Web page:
A career in anthropology allows you to study cultures, human behavior and understand the origin of humans. The career offers you a unique perspective into human interactions in the past and presently. You also have an opportunity to travel the world for fieldwork.
What Do Anthropologists Do?
Anthropologist can either work an academic or non-academic setting. Your job description will vary depending on the setting. However, the following may be part on your job description at one point or another in your career.
- Teach both graduate and undergraduate programs for academic anthropologists
- Research on a peoples’ cultures, customs, social norms and the external influences affecting a community
- Study languages as a communication tool and a cultural identity
- Study interaction of cultures
- Research on the evolution of humans by looking for evidence on human life
- Advise governments and other institutions on the cultural impact of implementing different policies
- Understand cultural practices that affect a community’s way of life, especially in remote communities
- Train different groups on the application of ethnographic research practices in solving problems and increasing efficiency
- Collect and record data that is useful in the study and analysis of social patterns
- Enhance cultural sensitivity by devising a curriculum for schools and other learning institutions
- Study food habits amongst cultures and advise different organizations on different ways they can work with communities to increase food security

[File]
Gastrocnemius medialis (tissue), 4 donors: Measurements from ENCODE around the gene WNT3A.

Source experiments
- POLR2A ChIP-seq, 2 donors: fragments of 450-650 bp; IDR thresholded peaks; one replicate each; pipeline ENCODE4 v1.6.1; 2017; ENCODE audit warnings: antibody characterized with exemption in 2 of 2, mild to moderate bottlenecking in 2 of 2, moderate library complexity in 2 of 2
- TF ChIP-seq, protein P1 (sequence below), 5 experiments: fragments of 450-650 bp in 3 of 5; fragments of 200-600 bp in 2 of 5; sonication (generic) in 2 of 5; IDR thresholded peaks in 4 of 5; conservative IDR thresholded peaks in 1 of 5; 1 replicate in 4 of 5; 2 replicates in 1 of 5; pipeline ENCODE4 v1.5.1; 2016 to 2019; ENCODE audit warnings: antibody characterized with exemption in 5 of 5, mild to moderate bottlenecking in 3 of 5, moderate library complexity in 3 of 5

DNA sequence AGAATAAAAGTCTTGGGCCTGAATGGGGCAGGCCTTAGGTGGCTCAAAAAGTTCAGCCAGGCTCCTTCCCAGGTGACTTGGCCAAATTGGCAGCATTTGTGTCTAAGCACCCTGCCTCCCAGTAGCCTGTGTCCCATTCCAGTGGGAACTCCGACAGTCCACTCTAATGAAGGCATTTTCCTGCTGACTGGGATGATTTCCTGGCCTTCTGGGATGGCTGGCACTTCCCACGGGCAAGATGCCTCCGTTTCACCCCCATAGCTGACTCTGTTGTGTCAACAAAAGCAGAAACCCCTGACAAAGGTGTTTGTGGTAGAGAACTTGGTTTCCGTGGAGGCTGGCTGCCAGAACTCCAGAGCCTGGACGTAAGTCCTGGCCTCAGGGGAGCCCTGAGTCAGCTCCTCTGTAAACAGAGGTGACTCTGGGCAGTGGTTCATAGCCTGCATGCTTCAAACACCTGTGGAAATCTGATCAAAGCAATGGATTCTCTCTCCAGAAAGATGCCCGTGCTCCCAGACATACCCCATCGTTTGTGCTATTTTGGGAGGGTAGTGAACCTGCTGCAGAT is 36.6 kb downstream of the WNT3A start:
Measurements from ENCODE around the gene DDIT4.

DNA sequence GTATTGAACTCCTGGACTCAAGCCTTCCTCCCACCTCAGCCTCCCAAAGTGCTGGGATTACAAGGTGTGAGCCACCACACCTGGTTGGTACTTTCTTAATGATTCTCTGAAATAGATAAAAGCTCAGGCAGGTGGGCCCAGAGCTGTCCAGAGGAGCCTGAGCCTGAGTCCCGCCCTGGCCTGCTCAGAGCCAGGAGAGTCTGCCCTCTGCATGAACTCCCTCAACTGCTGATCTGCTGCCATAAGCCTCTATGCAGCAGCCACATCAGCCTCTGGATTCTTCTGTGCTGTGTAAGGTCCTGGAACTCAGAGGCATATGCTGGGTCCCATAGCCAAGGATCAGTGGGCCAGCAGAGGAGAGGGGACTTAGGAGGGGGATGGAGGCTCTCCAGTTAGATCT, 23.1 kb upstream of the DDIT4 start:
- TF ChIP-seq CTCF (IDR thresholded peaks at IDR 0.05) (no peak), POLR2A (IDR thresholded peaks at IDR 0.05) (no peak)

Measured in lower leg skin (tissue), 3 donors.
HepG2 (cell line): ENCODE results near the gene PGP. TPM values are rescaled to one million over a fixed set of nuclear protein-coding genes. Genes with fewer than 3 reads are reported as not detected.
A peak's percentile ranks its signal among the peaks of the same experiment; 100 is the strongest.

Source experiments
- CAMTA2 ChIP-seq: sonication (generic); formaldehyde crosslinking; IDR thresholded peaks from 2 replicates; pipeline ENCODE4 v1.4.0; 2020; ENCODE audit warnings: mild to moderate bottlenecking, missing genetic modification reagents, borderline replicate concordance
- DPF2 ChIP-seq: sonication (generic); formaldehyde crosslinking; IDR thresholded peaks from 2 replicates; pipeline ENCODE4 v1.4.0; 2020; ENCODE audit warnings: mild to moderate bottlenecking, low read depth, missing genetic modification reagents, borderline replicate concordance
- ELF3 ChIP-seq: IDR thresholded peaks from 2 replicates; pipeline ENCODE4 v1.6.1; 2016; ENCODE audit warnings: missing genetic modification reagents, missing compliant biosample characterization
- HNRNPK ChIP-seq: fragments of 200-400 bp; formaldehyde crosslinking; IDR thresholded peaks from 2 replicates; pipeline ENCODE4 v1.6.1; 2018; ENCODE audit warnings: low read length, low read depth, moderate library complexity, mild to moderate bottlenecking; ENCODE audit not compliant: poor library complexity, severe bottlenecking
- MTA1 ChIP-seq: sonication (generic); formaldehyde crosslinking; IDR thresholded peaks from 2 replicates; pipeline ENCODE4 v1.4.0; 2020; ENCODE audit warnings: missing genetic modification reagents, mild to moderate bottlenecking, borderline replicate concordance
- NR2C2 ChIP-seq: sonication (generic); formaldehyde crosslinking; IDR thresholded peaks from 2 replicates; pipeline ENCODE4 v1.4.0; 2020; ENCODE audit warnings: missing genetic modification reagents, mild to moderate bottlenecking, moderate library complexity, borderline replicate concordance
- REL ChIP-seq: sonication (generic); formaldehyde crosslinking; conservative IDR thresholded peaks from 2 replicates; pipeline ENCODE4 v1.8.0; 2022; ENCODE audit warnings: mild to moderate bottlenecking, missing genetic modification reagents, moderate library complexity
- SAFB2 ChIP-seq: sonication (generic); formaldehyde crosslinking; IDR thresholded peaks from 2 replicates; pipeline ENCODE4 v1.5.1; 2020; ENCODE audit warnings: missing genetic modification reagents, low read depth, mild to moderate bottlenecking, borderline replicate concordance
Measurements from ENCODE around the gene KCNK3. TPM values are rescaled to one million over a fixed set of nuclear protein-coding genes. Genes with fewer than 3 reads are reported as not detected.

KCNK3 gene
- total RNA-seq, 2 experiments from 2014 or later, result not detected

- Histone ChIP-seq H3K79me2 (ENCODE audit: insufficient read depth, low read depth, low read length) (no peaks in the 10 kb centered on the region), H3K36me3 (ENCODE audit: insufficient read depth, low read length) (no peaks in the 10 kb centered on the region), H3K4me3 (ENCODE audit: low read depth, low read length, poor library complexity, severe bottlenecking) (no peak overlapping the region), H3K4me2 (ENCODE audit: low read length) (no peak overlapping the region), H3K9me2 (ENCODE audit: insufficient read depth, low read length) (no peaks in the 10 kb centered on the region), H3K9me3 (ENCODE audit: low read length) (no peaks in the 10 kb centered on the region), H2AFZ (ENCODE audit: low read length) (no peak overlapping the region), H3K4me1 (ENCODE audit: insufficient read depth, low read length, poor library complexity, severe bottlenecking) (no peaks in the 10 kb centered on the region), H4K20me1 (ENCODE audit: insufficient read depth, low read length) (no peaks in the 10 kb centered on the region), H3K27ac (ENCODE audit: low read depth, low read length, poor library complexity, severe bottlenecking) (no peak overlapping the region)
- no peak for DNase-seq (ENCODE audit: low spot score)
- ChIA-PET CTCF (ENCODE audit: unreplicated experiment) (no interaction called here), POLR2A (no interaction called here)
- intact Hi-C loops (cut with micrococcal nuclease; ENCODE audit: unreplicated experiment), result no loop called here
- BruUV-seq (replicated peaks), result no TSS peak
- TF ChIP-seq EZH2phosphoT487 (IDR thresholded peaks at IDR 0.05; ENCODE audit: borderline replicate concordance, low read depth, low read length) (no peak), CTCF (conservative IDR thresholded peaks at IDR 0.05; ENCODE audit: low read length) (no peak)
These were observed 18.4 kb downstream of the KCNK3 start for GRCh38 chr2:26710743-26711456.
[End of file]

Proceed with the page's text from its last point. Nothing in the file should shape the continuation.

To pursue a successful career in anthropology, you will need the following qualifications:
- A bachelor’s degree in anthropology, cultural studies or history for a part time job or internship as an assistant
- A master’s degree in anthropology for an entry level position
- A Ph.D. in anthropology especially for a career as an academic anthropologist
- Field experience of up to 3 years
Your career in anthropology will require you to hone certain skills. For example:
- Creative and critical thinking
- Research skills such as data collection, analysis and interpretation
- Understanding of human and cultural diversity
- Strong communication skills
- Recognition and respect for different cultural practice
- Ability to adapt to different cultures
- A keen eye
In case you pursue an academic career, you will spend a lot of time in a university or college setting with students and doing research based on existing information. You may also collaborate with anthropologists on the field to test and analyze samples in a lab.
Alternatively, your career will take you to different parts of the world where you will interact with different cultures. You may have to give up the comfort of modern living as you will spend a lot of time in remote communities.
An academic setting has regular hours and predictable schedules. On the contrary, fieldwork is not predictable. Your setting and interaction with a culture determines your next steps.
According to Bureau of Labor statistics, career opportunities for anthropologists will increase up to 19 percent from 2012-2022. This will open up more employment opportunities for you to advance your career and explore different areas in anthropology.
In your fieldwork, you get to collect photographs and record videos of your work, which you can share with others in an exhibition or as a documentary. Alternatively, you can sell your work to museums, historical publications or organizations that showcase cultural and historical documentaries. Schools that teach anthropology can also buy your work, creating an extra source of revenue.
If you have a keen interest in human history, cultural and diversity, you should consider a career in anthropology.
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